I am not sure how I felt about all the tools that we learned about during our trip to the library. I could not see some of them fitting into our vision of the website while other tools, such as TimeMapper, I saw as being potentially very useful. In some cases (as with TimeMapper) I saw the plugin being exactly what I was looking for in an interactive, which forced me to rethink the interactives that the computer gaming folks would be creating for us. If I could create the interactive map that I wanted all on my own, then what would they do? Other plugins, such as the Juxtapose slider, I didn’t really see as working for our project (despite how neat it was). Who knows, maybe a juxtaposed picture of the BMC campus before and after the studies building was built would be an interesting addition to our website. I also wasn’t overly fond of StoryMap. It seemed a little messy and confusing to me. Regardless of whether or not I want to use all of these digital tools, I was impressed by how much can be done at home by someone who isn’t even necessarily knowledgeable about technology.
My group and I went down to the Western Regional Archives on Thursday for a little meet-and-greet with our collection. This not only allowed us to get a better idea of exactly what was in the collection, it also allowed us to split up the workload accordingly. I think for the most part we have settled on a few different categories on our tool bar: home, the college campus during the war, refugees who came to BMC during the war, teachers and students who were drafted/enlisted/went to work for the government, and the G.I. Bill. As far as I am aware, I will be covering the “home front” while Joe works on the individuals who fought and Keira works with refugees. I’m not sure yet how we will deal with the G.I. Bill… it could be that one person covers the “home” page while the other two deal with the G.I. Bill. At any rate, splitting up the workload will allow us to visit the archives separately and on our own time. It was hard enough arranging one visit together because of our different schedules. The option to work independently of the other two was a necessity.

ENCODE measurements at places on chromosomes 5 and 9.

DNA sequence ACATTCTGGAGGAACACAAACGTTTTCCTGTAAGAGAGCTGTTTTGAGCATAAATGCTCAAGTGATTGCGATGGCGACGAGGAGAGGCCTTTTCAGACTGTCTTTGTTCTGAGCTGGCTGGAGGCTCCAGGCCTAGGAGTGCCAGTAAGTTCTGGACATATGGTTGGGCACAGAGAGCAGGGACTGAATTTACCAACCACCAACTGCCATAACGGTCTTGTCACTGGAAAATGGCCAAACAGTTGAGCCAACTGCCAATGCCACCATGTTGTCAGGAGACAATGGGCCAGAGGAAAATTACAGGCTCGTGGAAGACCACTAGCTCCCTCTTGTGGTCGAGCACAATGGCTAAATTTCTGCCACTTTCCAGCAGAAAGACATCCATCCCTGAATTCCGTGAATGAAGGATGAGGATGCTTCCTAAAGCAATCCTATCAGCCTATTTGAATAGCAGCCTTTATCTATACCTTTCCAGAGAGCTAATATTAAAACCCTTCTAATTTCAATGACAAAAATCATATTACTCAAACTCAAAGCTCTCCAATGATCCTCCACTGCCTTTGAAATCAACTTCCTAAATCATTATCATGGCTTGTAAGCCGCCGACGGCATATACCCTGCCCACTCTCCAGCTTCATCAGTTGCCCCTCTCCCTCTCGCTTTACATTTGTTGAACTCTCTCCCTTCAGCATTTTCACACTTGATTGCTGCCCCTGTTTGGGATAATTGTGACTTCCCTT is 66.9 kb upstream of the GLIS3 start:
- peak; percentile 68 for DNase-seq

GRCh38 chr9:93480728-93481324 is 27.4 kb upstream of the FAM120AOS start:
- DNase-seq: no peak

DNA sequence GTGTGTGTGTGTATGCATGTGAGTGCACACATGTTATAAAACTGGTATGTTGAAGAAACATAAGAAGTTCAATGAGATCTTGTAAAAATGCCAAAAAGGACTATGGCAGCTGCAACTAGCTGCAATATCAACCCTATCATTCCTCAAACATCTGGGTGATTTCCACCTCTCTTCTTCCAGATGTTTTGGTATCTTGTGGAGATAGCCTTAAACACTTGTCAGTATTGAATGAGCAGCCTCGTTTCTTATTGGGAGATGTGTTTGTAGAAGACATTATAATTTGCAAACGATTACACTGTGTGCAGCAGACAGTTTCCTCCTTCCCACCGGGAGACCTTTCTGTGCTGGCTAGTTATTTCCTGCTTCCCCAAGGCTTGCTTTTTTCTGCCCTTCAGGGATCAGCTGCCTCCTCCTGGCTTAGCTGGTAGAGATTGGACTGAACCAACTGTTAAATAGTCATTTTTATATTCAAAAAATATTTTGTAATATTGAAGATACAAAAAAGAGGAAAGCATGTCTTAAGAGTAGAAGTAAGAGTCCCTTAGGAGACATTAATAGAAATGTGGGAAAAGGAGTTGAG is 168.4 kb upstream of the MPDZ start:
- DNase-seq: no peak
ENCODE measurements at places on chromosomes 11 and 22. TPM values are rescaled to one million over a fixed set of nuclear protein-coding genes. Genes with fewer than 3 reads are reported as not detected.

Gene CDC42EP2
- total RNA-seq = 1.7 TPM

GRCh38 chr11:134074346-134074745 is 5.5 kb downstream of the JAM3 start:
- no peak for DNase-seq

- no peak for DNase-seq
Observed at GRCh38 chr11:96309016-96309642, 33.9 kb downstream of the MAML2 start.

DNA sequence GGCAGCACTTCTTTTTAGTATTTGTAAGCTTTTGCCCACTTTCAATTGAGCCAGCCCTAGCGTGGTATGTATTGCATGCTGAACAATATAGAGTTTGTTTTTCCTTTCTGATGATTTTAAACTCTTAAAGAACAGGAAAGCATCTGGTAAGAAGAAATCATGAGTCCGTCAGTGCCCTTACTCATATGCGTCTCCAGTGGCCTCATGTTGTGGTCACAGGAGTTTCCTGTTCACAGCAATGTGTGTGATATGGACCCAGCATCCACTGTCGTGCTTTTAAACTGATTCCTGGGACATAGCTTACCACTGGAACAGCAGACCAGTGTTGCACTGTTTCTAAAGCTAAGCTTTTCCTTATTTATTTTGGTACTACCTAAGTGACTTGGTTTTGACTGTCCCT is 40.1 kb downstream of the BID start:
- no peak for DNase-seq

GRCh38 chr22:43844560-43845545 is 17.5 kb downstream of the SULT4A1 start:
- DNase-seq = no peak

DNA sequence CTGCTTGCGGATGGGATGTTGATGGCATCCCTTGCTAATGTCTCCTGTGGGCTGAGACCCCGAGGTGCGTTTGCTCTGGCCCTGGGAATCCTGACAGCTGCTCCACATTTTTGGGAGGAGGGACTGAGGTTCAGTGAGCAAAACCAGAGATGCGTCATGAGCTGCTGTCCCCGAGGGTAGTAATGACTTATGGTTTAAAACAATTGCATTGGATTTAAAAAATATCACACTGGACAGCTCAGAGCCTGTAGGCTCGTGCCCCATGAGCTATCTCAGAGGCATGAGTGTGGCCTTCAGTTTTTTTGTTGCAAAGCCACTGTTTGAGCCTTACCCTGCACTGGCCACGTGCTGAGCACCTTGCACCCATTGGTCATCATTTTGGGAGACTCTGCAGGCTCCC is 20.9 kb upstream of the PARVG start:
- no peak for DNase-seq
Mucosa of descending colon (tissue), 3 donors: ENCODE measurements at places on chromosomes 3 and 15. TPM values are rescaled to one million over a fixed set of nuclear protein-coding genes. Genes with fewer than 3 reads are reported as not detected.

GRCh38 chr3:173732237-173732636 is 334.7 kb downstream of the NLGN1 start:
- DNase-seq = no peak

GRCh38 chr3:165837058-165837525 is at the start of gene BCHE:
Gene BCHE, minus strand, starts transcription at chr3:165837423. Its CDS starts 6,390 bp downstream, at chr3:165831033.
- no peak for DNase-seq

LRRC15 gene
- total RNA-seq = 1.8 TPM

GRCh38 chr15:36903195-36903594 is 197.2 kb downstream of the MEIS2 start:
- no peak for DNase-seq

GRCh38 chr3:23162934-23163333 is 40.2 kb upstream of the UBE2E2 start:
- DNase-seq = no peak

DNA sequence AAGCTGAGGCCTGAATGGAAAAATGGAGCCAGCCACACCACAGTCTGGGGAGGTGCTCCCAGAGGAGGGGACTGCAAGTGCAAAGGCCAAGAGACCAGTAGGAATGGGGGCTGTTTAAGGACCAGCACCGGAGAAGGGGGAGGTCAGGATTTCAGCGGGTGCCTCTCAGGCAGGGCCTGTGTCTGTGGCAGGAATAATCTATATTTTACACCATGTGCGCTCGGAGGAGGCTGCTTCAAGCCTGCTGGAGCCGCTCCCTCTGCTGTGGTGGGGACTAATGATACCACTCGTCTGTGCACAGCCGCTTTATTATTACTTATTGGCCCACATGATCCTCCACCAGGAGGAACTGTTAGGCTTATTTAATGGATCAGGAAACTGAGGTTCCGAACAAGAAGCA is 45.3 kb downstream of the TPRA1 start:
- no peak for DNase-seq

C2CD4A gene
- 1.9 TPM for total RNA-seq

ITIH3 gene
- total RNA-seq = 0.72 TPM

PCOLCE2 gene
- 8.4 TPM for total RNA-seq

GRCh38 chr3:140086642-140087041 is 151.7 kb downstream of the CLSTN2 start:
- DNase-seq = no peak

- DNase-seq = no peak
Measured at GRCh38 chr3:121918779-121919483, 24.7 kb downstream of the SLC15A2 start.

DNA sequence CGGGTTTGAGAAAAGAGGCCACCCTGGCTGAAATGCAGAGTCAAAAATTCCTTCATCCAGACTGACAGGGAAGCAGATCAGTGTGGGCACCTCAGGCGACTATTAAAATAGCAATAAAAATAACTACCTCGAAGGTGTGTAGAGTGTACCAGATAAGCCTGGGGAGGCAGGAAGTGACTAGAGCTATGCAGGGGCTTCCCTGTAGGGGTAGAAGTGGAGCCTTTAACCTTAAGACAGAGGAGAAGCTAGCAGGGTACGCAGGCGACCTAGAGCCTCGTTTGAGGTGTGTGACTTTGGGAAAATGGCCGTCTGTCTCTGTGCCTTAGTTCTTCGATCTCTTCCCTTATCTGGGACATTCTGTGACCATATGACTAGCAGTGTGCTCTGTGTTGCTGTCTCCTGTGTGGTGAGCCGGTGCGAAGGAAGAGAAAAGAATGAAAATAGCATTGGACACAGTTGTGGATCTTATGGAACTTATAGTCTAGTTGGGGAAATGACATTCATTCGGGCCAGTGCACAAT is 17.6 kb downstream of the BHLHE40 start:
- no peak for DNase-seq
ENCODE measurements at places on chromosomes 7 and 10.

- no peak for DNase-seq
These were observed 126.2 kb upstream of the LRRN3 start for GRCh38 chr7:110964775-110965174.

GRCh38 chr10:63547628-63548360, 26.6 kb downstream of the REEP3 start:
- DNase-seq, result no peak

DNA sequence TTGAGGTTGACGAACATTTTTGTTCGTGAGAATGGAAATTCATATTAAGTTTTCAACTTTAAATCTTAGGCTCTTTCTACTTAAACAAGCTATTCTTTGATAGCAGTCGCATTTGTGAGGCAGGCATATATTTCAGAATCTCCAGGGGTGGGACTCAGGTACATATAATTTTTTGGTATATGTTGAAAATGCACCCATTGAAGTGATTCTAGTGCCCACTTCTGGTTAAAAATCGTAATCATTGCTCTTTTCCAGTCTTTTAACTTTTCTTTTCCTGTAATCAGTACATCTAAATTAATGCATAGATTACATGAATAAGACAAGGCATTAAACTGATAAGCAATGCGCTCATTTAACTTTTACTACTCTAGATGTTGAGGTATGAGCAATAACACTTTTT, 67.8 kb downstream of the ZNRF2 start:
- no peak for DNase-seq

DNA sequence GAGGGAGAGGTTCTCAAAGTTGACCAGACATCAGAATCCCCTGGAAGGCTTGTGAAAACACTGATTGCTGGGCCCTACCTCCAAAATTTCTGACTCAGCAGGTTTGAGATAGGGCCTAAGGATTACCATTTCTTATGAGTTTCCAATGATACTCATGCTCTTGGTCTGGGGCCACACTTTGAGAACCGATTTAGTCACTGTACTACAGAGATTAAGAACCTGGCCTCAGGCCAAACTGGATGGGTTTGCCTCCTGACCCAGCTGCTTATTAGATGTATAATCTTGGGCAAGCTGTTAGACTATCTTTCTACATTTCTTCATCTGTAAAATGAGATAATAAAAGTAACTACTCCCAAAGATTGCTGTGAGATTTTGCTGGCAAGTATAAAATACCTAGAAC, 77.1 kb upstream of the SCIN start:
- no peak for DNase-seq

Joe and I also talked to our computer gaming partners today and got a better idea of what we can do as far as interactive go. The gaming folks were interested in an interactive map of sorts, like Google Maps—a map where you can zoom down to street level. I wasn’t sure how this would work with our actual topics until visiting the archives this afternoon. As it turns out, the studies building that was built by the faculty and students was built shortly before the U.S. entered the war but while the war had already begun in Europe. Because of this, construction supplies were harder to come by. Heather said that there are interviews referring to this. The building also had to remain only partially complete until after the war as all extra materials were going towards war efforts and much of the campus (both male and female students and faculty) had left. Apparently the wormy chestnut wood for the walls of the halls in the building could not be completed until after the war. As a result, everyone had a chronic rash because they were constantly exposed to the insulation. Our talk today with the computer groups and my visit to the archives really helped a lot come together! The computer groups also let us know what sort of materials they needed from the archive to build their 3-D model of the buildings of our choosing. They also expressed interest in visiting the archives (which I wholeheartedly encouraged as they can tell Heather exactly what sorts of blueprints and picture they would be needing). We still need to narrow our focus a good deal, but I can finally see things coming together a bit.